Jan 7, 2013 Comments Off Pat Dollard
ABC News: Two veteran police officers broke down on the stand today during a preliminary hearing for accused movie theater gunman James Holmes.
CENTENNIAL, Colo.— An Aurora police officer testified Monday morning that James Holmes didn’t respond when he asked him behind the movie theater if accomplices helped him in the shooting rampage.
“He just looked at me and smiled,” said police officer Justin Grizzle, recalling the moments after the arrest.
A prosecutor then pressed Officer Grizzle to define the expression.
“It was like a smirk,” he said.
With Holmes in custody, Officer Grizzle, a former paramedic, told the court that he then rushed into Theater 9, the scene of massacre.
“There were several bodies lying motionless,” Officer Grizzle, who at times became emotional while on the stand. “I knew they needed to get to a hospital.”
Instead of waiting for ambulances, Officer Grizzle said he decided to start transporting the critically wounded himself.
“I didn’t want anybody else to die,” Officer Grizzle tearfully testified.
With the help of other officers, Officer Grizzle personally took six victims to nearby ERs on four separate trips.
Some of the wounded were so bloodied, Grizzle said he couldn’t recognize their race. On one trip, he had to yell at a man with a head wound to try and keep him alert.
“Don’t f—ing die on me, don’t f—ing die on me,” Grizzle recalled for the court.
Many surviving victims or their family members in the courtroom wiped away tears. One woman shielded her face with a scarf. Another young lady collapsed into the arms of man seated beside her.
When he was finally assuming the role of ambulance driver, Officer Grizzle described the horror scene inside his police cruiser.
“There was so much blood, I could hear it sloshing in the back of my car,” he said.
[Updated 12:30 p.m. EST/10:30 p.m CST]
The first police officer to encounter alleged gunman James Holmes after the shooting massacre at an Aurora, Colo., movie theater initially thought he was a cop.
Aurora police officer Jason Oviatt said he thought the suspect was a member of law enforcement at the rear of the theater since he was wearing a military helmet and gas mask similar to what officers wear.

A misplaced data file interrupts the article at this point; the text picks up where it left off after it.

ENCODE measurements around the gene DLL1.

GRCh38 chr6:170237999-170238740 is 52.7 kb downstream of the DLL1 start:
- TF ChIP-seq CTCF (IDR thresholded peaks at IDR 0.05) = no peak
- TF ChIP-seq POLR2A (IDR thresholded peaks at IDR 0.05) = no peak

“When I first saw him, I thought he might be a police officer,” Oviatt said at a hearing for Holmes.
But Oviatt held him at gunpoint because he wasn’t acting like a police officer. Holmes was just standing at his white car with his hands on the roof, not doing anything.
“The overall picture didn’t match of him being a police officer as I got closer,” Oviatt said.
After the Aurora officer handcuffed Holmes, he noticed a handgun on the roof of the car where his hands had been, he said. And as he grabbed Holmes by the arm to take him away, a magazine of ammunition fell to the ground, Oviatt said in the hearing.
When Oviatt asked Holmes how many weapons he had, Holmes responded: four.
Then Holmes volunteered that he had an improvised explosive device at his home. When asked if it would explode, Oviatt said, “The suspect replied, ‘If you trip them.’ ”
Oviatt said Holmes was compliant and answered all his questions. He described him as relaxed. “In his case he was very, very relaxed,” Oviatt said. “He seemed very detached from it all.”
Oviatt and fellow Aurora officer Aaron Blue identified Holmes as the man they arrested at the car.
Blue helped with the initial arrest but then left to transport a victim who was shot in the head to the hospital.
Oviatt, upon cross examination by the defense, said he told officers at headquarters that Holmes was staring off in the distance and was not with it. “He was dripping with sweat and he smelled badly,” Oviatt said of Holmes.
About 40 members of the media and six front rows of survivors, victims’ families and friends listened intently to the morning proceedings.
[Updated at 8:30 a.m. ET/6:30 a.m. MT]
The biggest hearing thus far in the People of the State of Colorado v. James Eagan Holmes gets underway here Monday morning.
Anyone officially connected to the case has been under a gag order since Holmes was arrested in the July 20 movie theater massacre. All police reports, search warrants and other key records were ordered sealed.
This week’s preliminary hearing will be the first public glimpse at the evidence prosecutors have against the man charged in the killing of 12 people and the wounding of 70 in the attack.
The hearing could last a week, as prosecutors outline particulars of their 166 counts of first-degree murder and attempted murder. The district attorney has not publicly stated if the death penalty will be sought.
Holmes’ attorneys may call witnesses to help lay the groundwork for a possible insanity defense.
At the end, District Judge William Sylvester will decide if there is ample evidence to move to trial.
Monday’s hearing is scheduled to begin at 11 a.m. ET/9 a.m. MT. Yahoo News will be at the hearing and will update this story during recesses throughout the day. No electronic devices or messaging is allowed from the courtroom.